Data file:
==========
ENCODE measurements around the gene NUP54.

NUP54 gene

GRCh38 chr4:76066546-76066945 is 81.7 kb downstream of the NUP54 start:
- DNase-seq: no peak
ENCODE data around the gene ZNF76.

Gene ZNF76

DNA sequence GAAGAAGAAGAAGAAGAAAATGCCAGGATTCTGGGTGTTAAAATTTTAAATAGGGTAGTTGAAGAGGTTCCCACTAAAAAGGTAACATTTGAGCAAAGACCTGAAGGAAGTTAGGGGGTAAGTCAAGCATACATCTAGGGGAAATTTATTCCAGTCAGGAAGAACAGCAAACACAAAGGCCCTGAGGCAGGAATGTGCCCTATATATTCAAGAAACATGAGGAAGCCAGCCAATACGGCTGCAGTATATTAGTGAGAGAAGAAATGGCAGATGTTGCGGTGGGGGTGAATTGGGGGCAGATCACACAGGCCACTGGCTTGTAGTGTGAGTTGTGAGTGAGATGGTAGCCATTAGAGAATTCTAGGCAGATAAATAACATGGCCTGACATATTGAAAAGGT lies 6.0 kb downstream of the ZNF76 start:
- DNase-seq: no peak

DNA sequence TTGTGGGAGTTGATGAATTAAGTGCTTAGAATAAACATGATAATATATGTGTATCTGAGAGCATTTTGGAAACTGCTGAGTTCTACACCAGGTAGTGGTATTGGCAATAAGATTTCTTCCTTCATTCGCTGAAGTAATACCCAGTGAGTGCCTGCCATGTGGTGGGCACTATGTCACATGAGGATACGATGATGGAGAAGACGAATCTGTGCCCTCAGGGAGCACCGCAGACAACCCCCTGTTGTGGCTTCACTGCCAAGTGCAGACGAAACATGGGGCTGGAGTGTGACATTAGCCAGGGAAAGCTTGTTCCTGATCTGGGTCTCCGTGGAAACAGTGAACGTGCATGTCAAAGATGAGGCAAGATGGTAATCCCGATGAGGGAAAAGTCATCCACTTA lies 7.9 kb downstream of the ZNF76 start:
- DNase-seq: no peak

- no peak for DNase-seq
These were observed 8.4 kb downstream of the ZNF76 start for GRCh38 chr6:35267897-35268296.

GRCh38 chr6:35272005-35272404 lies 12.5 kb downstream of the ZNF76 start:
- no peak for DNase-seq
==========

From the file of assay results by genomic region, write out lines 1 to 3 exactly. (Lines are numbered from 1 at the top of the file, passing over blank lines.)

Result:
ENCODE measurements around the gene NUP54.

NUP54 gene

GRCh38 chr4:76066546-76066945 is 81.7 kb downstream of the NUP54 start: